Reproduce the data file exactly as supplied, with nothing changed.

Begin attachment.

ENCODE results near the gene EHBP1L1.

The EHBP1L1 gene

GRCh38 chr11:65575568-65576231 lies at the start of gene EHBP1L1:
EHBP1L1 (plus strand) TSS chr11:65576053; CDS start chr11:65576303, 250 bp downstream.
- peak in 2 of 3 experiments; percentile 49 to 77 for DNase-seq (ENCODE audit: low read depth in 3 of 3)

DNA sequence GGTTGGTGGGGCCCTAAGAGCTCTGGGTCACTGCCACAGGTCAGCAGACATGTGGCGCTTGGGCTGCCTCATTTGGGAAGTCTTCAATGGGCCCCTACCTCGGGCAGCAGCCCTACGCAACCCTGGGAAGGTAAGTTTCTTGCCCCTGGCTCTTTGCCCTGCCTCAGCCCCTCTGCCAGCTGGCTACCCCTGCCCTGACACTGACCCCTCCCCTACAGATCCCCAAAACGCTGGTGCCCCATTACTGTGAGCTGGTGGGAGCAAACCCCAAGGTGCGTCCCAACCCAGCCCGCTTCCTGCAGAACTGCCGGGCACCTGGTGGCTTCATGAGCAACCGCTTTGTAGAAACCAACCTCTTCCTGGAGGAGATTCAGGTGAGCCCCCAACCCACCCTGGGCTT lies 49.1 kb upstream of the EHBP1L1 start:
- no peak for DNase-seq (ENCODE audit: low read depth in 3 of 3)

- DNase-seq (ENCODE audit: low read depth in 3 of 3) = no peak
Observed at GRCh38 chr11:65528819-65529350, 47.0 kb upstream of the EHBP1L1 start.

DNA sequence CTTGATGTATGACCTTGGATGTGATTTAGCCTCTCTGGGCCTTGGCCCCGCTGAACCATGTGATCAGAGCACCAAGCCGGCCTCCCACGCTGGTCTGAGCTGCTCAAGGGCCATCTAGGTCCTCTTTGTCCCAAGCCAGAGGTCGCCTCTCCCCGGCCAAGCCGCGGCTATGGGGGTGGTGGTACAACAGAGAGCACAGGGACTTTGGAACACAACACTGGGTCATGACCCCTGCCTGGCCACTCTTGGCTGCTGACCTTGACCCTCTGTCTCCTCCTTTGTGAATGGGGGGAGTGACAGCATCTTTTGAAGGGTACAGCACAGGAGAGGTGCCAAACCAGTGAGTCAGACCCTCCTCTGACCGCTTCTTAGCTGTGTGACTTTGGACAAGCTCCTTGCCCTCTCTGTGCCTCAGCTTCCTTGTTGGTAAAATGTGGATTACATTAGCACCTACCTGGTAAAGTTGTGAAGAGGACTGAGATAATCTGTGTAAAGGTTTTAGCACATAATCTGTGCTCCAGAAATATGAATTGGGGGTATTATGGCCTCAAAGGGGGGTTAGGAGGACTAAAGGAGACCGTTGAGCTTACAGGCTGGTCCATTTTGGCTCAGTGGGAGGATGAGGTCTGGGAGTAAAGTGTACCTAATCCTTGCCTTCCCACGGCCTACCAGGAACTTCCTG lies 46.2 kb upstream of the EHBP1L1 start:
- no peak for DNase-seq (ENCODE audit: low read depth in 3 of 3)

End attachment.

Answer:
ENCODE results near the gene EHBP1L1.

The EHBP1L1 gene

GRCh38 chr11:65575568-65576231 lies at the start of gene EHBP1L1:
EHBP1L1 (plus strand) TSS chr11:65576053; CDS start chr11:65576303, 250 bp downstream.
- peak in 2 of 3 experiments; percentile 49 to 77 for DNase-seq (ENCODE audit: low read depth in 3 of 3)

DNA sequence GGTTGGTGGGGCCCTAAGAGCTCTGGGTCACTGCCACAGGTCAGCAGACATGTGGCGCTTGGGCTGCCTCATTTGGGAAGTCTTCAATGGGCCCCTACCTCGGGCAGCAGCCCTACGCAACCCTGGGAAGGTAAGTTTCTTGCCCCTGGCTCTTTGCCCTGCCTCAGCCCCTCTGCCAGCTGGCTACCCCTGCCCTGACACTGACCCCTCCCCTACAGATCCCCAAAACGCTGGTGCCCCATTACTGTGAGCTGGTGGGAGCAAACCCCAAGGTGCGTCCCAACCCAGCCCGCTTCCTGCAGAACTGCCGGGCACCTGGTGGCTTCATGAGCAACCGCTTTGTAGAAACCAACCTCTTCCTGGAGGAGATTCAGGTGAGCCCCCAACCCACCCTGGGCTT lies 49.1 kb upstream of the EHBP1L1 start:
- no peak for DNase-seq (ENCODE audit: low read depth in 3 of 3)

- DNase-seq (ENCODE audit: low read depth in 3 of 3) = no peak
Observed at GRCh38 chr11:65528819-65529350, 47.0 kb upstream of the EHBP1L1 start.

DNA sequence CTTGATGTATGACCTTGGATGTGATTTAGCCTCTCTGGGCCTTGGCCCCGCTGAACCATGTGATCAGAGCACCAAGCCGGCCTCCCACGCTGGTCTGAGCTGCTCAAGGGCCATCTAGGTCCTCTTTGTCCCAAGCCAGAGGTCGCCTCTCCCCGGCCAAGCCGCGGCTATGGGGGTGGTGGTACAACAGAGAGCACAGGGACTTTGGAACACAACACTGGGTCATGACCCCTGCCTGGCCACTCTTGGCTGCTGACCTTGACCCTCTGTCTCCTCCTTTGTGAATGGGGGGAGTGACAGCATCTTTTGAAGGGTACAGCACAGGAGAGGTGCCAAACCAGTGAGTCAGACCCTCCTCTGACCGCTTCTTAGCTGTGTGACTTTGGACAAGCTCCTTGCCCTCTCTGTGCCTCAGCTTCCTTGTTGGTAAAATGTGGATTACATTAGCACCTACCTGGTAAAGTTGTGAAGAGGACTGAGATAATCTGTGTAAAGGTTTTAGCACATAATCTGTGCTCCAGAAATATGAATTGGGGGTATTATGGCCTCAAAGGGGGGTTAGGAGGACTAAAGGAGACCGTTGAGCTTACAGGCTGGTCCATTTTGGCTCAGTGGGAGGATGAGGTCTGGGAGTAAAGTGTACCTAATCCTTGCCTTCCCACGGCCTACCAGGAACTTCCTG lies 46.2 kb upstream of the EHBP1L1 start:
- no peak for DNase-seq (ENCODE audit: low read depth in 3 of 3)